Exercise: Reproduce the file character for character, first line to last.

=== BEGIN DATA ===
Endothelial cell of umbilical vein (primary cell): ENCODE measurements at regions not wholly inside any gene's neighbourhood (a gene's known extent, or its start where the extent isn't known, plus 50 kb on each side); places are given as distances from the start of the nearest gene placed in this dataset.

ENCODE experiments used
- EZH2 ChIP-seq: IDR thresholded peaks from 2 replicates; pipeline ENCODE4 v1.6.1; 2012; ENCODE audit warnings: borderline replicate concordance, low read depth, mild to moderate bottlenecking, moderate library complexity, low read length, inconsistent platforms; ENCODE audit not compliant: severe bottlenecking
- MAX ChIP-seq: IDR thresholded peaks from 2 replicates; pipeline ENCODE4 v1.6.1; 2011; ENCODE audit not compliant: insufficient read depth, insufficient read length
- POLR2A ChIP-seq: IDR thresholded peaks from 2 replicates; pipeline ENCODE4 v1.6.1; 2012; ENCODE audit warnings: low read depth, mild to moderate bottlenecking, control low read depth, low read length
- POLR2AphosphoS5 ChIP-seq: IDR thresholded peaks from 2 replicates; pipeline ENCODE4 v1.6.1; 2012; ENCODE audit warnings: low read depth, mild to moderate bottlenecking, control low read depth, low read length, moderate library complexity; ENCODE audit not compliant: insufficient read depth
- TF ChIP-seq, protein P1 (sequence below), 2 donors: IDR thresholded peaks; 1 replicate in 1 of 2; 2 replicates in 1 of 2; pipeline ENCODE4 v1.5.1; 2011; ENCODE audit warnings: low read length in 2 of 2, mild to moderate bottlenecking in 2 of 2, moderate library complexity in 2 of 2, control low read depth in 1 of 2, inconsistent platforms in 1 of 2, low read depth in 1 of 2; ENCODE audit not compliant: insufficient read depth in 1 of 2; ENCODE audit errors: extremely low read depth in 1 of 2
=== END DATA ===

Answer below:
Endothelial cell of umbilical vein (primary cell): ENCODE measurements at regions not wholly inside any gene's neighbourhood (a gene's known extent, or its start where the extent isn't known, plus 50 kb on each side); places are given as distances from the start of the nearest gene placed in this dataset.

ENCODE experiments used
- EZH2 ChIP-seq: IDR thresholded peaks from 2 replicates; pipeline ENCODE4 v1.6.1; 2012; ENCODE audit warnings: borderline replicate concordance, low read depth, mild to moderate bottlenecking, moderate library complexity, low read length, inconsistent platforms; ENCODE audit not compliant: severe bottlenecking
- MAX ChIP-seq: IDR thresholded peaks from 2 replicates; pipeline ENCODE4 v1.6.1; 2011; ENCODE audit not compliant: insufficient read depth, insufficient read length
- POLR2A ChIP-seq: IDR thresholded peaks from 2 replicates; pipeline ENCODE4 v1.6.1; 2012; ENCODE audit warnings: low read depth, mild to moderate bottlenecking, control low read depth, low read length
- POLR2AphosphoS5 ChIP-seq: IDR thresholded peaks from 2 replicates; pipeline ENCODE4 v1.6.1; 2012; ENCODE audit warnings: low read depth, mild to moderate bottlenecking, control low read depth, low read length, moderate library complexity; ENCODE audit not compliant: insufficient read depth
- TF ChIP-seq, protein P1 (sequence below), 2 donors: IDR thresholded peaks; 1 replicate in 1 of 2; 2 replicates in 1 of 2; pipeline ENCODE4 v1.5.1; 2011; ENCODE audit warnings: low read length in 2 of 2, mild to moderate bottlenecking in 2 of 2, moderate library complexity in 2 of 2, control low read depth in 1 of 2, inconsistent platforms in 1 of 2, low read depth in 1 of 2; ENCODE audit not compliant: insufficient read depth in 1 of 2; ENCODE audit errors: extremely low read depth in 1 of 2